What we eat is linked to every major political issue there is: world hunger, environment and climate change, energy, water waste, civil and labor rights, healthcare, oppression, wildlife and endangered species, and more. By going vegan, you push and pull your support of these issues more directly and more often than you can at the voting booth. Put your money where you mouth is and use the most powerful political tool we have to influence change.

4. ENVIRONMENT:
The U.N. reported in 2006 that animal agriculture causes more pollution than all forms of transportation combined. Both eating and wearing animals is dirty business, directly contributing to global land degradation, climate change and air pollution, water waste and contamination, and loss of biodiversity. This is not the trail we wish to leave behind.

5. CONSCIOUSNESS:
If we hear one more animal-eating yogi utter “Loka samasta sukhino bhavantu” (May all beings everywhere be happy and free); if we are solicited by one more Greenpeace street-volunteer who still eats fish; if we’re invited to one more hot-dog barbeque in celebration of Juneteenth…you get the picture.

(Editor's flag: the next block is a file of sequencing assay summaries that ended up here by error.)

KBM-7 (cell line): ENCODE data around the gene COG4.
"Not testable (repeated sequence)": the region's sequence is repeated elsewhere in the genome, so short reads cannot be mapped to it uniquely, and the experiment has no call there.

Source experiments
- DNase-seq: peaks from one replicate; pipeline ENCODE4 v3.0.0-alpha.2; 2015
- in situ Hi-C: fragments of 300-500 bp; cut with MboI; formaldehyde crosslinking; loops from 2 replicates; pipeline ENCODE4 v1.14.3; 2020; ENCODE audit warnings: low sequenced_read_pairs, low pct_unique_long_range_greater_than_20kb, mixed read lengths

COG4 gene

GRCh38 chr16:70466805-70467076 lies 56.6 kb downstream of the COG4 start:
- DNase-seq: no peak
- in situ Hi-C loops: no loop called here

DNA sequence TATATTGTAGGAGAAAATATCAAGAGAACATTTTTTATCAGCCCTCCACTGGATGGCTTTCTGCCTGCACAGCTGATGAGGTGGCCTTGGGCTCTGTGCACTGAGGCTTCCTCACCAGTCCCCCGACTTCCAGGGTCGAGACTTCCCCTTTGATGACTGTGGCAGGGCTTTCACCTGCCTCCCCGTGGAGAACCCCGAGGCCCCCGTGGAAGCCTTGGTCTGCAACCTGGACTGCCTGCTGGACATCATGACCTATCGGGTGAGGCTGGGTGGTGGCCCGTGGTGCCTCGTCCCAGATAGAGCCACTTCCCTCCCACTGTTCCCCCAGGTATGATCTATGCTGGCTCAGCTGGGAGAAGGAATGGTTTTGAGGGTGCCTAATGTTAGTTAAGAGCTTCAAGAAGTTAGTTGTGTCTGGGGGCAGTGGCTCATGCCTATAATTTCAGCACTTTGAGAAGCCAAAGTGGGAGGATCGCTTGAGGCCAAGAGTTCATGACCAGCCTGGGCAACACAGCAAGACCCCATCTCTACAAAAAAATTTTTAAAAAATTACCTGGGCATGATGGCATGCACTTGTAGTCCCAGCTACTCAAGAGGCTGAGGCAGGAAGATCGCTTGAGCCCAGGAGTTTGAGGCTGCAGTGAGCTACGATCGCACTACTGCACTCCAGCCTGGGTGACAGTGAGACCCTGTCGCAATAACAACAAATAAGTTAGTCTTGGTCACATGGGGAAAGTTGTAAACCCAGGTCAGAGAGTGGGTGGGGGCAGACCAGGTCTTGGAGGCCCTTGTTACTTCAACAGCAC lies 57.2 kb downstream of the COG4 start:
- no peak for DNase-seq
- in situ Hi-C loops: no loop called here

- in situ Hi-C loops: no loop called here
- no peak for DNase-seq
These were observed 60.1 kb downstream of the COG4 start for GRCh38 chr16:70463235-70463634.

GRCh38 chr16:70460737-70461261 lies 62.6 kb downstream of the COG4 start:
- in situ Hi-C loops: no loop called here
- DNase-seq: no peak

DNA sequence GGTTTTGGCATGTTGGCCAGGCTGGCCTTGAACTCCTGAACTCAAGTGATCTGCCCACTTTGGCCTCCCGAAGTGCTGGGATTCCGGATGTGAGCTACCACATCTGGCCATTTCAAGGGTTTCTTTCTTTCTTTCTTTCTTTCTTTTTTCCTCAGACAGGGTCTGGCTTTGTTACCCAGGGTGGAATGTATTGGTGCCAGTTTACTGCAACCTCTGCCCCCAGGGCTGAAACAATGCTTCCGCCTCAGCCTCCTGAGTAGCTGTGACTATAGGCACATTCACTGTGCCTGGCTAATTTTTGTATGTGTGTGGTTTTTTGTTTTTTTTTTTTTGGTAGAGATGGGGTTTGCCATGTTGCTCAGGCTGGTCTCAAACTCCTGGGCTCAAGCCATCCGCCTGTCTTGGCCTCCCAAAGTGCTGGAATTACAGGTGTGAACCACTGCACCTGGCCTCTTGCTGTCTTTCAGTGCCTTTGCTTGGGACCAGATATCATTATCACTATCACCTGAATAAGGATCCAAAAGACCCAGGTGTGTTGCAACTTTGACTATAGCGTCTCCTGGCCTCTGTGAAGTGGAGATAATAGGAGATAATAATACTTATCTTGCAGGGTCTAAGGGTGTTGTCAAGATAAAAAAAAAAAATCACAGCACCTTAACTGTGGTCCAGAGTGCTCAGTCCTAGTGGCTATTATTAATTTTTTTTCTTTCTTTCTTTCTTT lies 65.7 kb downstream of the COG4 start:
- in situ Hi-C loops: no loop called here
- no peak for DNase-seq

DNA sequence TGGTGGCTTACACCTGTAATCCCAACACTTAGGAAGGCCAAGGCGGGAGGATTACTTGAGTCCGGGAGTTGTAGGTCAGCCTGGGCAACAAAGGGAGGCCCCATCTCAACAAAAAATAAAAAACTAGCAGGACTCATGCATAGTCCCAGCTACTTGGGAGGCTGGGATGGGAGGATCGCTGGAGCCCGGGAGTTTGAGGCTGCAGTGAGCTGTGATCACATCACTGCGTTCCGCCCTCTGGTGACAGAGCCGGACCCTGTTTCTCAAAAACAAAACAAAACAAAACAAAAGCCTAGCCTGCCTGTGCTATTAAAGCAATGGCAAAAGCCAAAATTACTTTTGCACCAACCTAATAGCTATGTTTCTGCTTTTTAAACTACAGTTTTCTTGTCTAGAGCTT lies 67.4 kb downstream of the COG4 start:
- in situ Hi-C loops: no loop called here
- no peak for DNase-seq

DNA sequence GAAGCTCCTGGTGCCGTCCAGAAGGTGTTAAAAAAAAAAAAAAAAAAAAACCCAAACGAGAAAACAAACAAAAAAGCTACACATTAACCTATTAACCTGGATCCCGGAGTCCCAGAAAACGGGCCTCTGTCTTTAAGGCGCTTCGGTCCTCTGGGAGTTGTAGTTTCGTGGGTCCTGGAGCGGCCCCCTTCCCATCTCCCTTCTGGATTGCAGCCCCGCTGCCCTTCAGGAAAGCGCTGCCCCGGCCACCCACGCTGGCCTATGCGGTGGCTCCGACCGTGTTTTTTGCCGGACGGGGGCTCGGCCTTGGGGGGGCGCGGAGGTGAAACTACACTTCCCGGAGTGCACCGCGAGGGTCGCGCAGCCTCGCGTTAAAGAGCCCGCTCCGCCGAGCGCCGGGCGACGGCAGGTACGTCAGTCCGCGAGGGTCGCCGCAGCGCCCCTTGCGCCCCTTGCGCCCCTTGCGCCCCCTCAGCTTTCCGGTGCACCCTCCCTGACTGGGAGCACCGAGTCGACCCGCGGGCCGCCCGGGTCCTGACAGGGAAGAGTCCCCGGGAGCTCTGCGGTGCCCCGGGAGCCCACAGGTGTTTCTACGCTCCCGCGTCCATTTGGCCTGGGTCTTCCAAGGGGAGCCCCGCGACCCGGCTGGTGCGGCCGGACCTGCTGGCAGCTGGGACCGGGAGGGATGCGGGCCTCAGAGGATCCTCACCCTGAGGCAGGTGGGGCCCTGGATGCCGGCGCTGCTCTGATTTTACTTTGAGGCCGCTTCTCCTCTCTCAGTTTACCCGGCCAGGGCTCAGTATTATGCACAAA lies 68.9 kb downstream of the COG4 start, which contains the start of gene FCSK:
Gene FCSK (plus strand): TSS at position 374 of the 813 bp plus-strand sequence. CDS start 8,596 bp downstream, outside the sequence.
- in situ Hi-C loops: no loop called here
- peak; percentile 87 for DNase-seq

Milk: Got toxins?

July 5, 2011

This video will blow your mind.

After, if you’re first thought is “But I only buy organic dairy,” consider this:
Every environmental pollutant in the world’s air, including radioactive particles, bioaccumulate up the food chain, becoming more concentrated the higher you go. The pollutant dioxin (a by-product of plastic production), for example, is found concentrated in Ben and Jerry’s ice cream at 200 times the safe exposure level. So even if you’re drinking milk from organic, grass-fed cows, you’re still dosing yourself with toxins. After the 1986 Chernobyl, Ukraine nuclear disaster, there was a 900% increase in newborn deaths in Boston, MA. Unknowingly,  pregnant and nursing mothers drinking dairy (including dairy from grass-fed cows) were poisoning their babies with I-131 concentrated in their breastmilk. Sarcastically, it is said that the “best” way for women to detox is to breastfeed.

Proof enough? Your best bet is to eat low on the food chain. And lucky for us, there’s ridiculous options. A few of our favorites: Dr. Cow Seed Cheese (treat yourself, it’s craaaazy! Historical note: before dairy cheese existed, there was seed cheese), Daiya cheese,  Coconut Bliss, and KindKreme (if you’re in  L.A., it’s a must).